In the old west, a saloon set up shop, followed in fast order by a general store and a church. Schools appeared. But only when a newspaper started publishing did the settlement become a town with an identity.
The “newspaper” wasn’t about a form (ink on paper) but rather about creating an accessible hub where community members shared news, celebrated or commiserated together, explored ideas and fears and collaborated in a discussion about solutions and options, and validated their identity as members of this place.
Shared knowledge and experiences help form a sense of “us” as a place to which we all belong. The Lower Cape wants, deserves, and needs local news, reported and shared locally, by and about the people who live, work, and value this special place.
The world has changed and the communication tools have changed - but this very core human need for interconnection has not. Communities need that connective communication space. When our stories are no longer told, our stories are no longer being created .... Like the Whoville community on Horton the elephant’s dust speck, we need to shout “We are Here!” in order survive and thrive.
We live in a time where so much feels so divisive -- but only emphasizes the need for communication and sharing in a fair, balanced, and nonpartisan environment. The 2017 Knight Foundation conference talked about the role local media plays in “issues and troubles.” The world’s big issues matter, of course, but managing the myriad of local community “troubles” on daily basis forms the backbone of what keeps our communities healthy places to live.
Where else but local media can we talk about why a new fire station does (or doesn’t) matter, or how a local arts center offering new studios might create an economic pop for the area? These hyper-local topics may not matter to humanity as a whole on a global scale, but they make a dramatic difference to everyday life in our home region. The connective hub of local media provides the stage upon which a community can engage and create together.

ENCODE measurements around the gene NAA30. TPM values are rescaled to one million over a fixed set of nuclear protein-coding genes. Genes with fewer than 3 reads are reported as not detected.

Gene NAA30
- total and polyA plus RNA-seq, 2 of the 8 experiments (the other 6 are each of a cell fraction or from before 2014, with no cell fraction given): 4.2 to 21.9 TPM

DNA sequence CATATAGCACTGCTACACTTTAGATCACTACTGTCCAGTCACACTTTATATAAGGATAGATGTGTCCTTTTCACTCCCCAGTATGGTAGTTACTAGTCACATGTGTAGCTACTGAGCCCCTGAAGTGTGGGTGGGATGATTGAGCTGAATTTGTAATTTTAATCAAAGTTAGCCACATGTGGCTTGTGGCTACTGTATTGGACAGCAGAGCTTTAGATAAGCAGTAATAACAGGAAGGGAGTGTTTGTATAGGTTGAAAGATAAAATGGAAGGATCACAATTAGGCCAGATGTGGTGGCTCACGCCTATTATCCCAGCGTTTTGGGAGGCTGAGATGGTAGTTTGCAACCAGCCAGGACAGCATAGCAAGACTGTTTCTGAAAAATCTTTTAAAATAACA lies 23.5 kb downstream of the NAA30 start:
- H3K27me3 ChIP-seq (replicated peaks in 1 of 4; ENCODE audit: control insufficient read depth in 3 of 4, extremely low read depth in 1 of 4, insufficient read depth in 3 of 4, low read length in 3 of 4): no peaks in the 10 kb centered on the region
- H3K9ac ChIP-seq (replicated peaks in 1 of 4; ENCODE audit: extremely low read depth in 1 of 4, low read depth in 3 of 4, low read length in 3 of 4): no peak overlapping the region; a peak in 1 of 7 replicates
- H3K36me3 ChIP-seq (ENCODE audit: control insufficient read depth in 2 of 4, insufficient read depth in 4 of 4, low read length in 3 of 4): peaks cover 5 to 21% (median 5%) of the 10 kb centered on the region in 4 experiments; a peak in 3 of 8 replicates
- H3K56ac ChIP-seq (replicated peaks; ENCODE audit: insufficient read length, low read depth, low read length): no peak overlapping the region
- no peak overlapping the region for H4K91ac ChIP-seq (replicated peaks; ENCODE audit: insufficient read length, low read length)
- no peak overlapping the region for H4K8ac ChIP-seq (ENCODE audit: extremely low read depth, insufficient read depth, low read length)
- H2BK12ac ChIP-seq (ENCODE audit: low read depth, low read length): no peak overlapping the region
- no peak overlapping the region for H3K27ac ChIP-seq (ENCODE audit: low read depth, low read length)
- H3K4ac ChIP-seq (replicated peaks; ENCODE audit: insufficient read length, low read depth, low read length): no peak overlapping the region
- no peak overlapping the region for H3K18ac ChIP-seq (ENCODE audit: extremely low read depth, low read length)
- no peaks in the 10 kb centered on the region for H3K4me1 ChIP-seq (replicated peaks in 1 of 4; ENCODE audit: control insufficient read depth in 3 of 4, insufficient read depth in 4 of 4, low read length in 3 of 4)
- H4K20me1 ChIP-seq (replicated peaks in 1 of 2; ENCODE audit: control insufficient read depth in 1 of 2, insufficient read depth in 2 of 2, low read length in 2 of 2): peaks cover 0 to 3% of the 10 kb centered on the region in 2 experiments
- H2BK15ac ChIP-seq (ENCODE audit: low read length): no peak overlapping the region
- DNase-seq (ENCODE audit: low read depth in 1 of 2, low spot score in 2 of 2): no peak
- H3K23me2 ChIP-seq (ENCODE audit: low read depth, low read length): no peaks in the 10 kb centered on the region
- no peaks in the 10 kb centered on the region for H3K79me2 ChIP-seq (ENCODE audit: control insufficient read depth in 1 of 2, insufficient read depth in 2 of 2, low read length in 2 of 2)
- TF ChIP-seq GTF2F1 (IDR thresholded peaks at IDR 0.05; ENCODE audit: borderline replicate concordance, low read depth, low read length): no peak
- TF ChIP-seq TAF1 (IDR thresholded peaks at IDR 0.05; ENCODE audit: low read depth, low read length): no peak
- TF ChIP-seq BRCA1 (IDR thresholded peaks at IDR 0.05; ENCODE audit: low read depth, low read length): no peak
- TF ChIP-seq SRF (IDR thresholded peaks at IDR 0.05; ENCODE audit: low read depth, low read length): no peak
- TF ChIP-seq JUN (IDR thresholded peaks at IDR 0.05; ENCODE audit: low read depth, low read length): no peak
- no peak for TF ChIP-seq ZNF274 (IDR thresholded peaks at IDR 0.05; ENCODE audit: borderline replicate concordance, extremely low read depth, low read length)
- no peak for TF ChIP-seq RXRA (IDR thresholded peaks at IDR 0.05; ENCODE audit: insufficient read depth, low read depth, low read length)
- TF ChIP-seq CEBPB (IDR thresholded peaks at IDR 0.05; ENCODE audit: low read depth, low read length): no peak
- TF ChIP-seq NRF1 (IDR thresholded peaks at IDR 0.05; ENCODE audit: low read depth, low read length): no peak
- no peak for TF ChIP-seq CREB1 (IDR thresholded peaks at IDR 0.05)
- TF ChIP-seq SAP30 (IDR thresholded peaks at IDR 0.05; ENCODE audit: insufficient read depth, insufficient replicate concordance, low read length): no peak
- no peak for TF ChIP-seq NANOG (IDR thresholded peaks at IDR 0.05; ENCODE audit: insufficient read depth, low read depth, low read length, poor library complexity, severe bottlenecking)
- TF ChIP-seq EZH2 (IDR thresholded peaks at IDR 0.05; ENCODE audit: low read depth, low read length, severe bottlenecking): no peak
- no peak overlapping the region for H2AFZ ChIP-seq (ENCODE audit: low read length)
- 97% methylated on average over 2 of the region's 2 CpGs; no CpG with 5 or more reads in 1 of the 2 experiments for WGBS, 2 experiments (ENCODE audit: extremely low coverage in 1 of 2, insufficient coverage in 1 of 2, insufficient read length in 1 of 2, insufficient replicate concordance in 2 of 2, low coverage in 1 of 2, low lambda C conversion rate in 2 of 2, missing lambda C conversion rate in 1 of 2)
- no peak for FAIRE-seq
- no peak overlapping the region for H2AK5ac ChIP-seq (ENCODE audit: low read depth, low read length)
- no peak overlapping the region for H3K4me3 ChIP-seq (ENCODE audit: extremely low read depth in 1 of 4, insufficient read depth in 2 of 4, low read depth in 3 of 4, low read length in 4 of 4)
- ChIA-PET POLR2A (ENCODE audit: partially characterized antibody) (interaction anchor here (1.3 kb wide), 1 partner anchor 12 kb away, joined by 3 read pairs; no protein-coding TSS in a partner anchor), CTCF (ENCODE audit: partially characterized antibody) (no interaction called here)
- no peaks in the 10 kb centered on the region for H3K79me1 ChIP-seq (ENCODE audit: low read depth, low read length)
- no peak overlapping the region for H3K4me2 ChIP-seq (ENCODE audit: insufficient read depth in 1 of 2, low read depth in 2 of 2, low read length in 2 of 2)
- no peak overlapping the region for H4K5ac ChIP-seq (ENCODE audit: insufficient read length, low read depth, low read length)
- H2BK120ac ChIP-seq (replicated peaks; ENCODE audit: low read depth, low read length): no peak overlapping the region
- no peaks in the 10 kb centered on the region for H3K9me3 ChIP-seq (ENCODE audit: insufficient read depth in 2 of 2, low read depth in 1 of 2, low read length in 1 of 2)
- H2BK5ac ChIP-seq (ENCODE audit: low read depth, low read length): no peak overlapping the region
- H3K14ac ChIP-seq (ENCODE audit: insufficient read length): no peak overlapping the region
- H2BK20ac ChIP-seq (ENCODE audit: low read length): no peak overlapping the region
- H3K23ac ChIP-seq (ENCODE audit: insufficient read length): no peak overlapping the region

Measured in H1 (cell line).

Beyond doubt, the 21st century has brought a whole new way of communicating, connecting, and sharing within and among ourselves and our world. It isn’t merely that people read or watch on portable screens - the whole way we interact with content and our expectations for what content can be and where content comes from has changed ... and continues to change.
To meet people where they are we, as media, have to take on a certain fearlessness in trying new approaches and bringing new voices to the table. Community-created content, citizen- journalists, augmented content, virtual reality content, content consumed in short bursts, content reflecting the “troubles” of many constituencies and agendas and celebrating the lives and times of the same ... there is no longer a “them” and “us!” Our role is to facilitate the “we.”
We have to rethink the forms of video news in the 21st century ... and dare to try things that may or may not work. It isn’t just about how we distribute video content - it shapes the very form video content takes.
Lower Cape Community Access TV is a non-profit community based organization that manages channels 99 and 22 for the towns of Brewster, Eastham, Orleans, Truro, and Wellfleet.
A 501(c)(3) organization is a corporation, trust, unincorporated association, or other type of organization that is exempt from federal income tax under section 501(c)(3) of Title 26 of the United States Code. It is the most common type of the 29 types of 501(c) nonprofit organizations in the United States. Many charitable non-profits in the United States that Americans commonly know of, and often make donations to, are 501(c)(3) organizations,[according to whom?] ranging from charitable foundations to universities and churches. These organizations must be approved by the Internal Revenue Service to be tax-exempt under the terms of section 501(c)(3) of the Internal Revenue Code.